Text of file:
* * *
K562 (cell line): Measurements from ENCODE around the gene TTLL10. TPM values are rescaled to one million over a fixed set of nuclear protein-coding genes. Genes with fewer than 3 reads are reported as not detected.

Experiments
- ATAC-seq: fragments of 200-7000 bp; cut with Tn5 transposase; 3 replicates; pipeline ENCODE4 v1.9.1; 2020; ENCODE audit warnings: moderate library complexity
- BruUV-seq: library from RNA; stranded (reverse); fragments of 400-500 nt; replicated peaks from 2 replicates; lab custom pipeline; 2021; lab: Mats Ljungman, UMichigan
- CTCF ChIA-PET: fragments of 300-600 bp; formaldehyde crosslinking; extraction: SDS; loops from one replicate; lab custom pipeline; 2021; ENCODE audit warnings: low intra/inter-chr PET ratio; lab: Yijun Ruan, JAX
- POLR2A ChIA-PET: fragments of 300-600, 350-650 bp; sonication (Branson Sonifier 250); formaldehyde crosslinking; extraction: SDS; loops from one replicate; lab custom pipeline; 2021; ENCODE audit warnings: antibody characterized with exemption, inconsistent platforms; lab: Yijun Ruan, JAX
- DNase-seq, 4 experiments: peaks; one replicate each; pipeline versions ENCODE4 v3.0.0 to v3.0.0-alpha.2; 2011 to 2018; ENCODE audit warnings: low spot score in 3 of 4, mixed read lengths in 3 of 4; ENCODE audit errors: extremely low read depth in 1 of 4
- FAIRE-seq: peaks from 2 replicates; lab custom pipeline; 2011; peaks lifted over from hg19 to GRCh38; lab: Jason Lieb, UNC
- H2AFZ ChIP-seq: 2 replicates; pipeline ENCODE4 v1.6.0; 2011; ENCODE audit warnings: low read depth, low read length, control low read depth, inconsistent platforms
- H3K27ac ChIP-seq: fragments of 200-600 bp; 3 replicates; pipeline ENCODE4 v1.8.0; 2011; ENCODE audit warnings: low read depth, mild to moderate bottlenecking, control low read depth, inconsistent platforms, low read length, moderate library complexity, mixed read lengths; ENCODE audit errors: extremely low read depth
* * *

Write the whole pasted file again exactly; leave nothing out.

K562 (cell line): Measurements from ENCODE around the gene TTLL10. TPM values are rescaled to one million over a fixed set of nuclear protein-coding genes. Genes with fewer than 3 reads are reported as not detected.

Experiments
- ATAC-seq: fragments of 200-7000 bp; cut with Tn5 transposase; 3 replicates; pipeline ENCODE4 v1.9.1; 2020; ENCODE audit warnings: moderate library complexity
- BruUV-seq: library from RNA; stranded (reverse); fragments of 400-500 nt; replicated peaks from 2 replicates; lab custom pipeline; 2021; lab: Mats Ljungman, UMichigan
- CTCF ChIA-PET: fragments of 300-600 bp; formaldehyde crosslinking; extraction: SDS; loops from one replicate; lab custom pipeline; 2021; ENCODE audit warnings: low intra/inter-chr PET ratio; lab: Yijun Ruan, JAX
- POLR2A ChIA-PET: fragments of 300-600, 350-650 bp; sonication (Branson Sonifier 250); formaldehyde crosslinking; extraction: SDS; loops from one replicate; lab custom pipeline; 2021; ENCODE audit warnings: antibody characterized with exemption, inconsistent platforms; lab: Yijun Ruan, JAX
- DNase-seq, 4 experiments: peaks; one replicate each; pipeline versions ENCODE4 v3.0.0 to v3.0.0-alpha.2; 2011 to 2018; ENCODE audit warnings: low spot score in 3 of 4, mixed read lengths in 3 of 4; ENCODE audit errors: extremely low read depth in 1 of 4
- FAIRE-seq: peaks from 2 replicates; lab custom pipeline; 2011; peaks lifted over from hg19 to GRCh38; lab: Jason Lieb, UNC
- H2AFZ ChIP-seq: 2 replicates; pipeline ENCODE4 v1.6.0; 2011; ENCODE audit warnings: low read depth, low read length, control low read depth, inconsistent platforms
- H3K27ac ChIP-seq: fragments of 200-600 bp; 3 replicates; pipeline ENCODE4 v1.8.0; 2011; ENCODE audit warnings: low read depth, mild to moderate bottlenecking, control low read depth, inconsistent platforms, low read length, moderate library complexity, mixed read lengths; ENCODE audit errors: extremely low read depth